Benchmark Results: Adobe CS 5, 3ds Max, And Cinebench
Each of our three samples employs Intel's Patsburg chipset with two Intel Xeon E5-2690 CPUs and the same memory. Overclocking is not supported, aside from the dynamic frequency adjustments attributable to Turbo Boost technology. What we're looking for, then, are dips in performance that could be caused by throttling as a result of getting too hot, or Turbo Boost not spinning up as high on one platform as the others. All of these systems are designed to run at full speed 24x7.
The trio is tied in Adobe's Premiere Pro.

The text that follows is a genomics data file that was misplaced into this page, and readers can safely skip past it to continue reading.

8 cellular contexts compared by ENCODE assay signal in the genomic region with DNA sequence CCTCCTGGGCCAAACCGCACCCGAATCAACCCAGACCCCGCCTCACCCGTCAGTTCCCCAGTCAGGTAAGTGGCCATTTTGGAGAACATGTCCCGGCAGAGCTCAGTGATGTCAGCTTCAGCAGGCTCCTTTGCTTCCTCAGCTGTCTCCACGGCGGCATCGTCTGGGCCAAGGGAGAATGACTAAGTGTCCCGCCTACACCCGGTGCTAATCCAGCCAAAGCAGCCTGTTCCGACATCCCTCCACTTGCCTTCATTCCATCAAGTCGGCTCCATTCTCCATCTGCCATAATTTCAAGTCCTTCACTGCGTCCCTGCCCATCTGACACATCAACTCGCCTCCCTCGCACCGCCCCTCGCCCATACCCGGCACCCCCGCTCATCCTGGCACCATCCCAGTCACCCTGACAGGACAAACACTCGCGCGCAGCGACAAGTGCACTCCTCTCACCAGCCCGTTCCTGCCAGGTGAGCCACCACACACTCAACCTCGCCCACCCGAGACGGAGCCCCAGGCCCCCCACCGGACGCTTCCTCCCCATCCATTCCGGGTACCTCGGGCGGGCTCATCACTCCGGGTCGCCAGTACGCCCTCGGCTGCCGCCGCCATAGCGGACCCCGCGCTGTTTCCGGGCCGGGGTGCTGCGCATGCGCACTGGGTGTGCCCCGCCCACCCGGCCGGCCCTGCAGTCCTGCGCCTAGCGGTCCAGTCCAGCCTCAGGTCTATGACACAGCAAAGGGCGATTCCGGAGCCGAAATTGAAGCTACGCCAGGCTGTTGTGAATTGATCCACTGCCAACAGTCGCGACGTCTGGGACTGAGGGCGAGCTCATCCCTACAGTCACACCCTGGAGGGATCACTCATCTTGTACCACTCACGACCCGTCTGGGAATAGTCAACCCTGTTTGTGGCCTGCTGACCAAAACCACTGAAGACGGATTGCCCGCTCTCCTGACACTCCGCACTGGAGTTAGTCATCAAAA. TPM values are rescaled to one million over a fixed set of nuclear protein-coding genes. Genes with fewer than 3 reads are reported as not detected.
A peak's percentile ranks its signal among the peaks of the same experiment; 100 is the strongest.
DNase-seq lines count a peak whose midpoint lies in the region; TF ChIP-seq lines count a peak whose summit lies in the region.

After Effects similarly finishes very close. Whereas Premiere is a well-threaded metric, this test tends to not favor clock rate more. The fact that the results come close again suggests we're seeing similar impact from Turbo Boost.
Adobe Photoshop CS 5 is still very popular. But with Photoshop CS 6's recent launch, Adobe did introduce certain performance enhancements. Still, we can see that identical processors and memory yield very similar performance.
3ds Max 2012 is a popular 3D modeling program used by many professionals. Once again, we see no evidence of thermal throttling.
Cinebench 11.5 demonstrates impressive performance, more than tripling what the just-launched Xeon E3-1200 V2 series can do. Again, though, there is very little differentiation between platforms.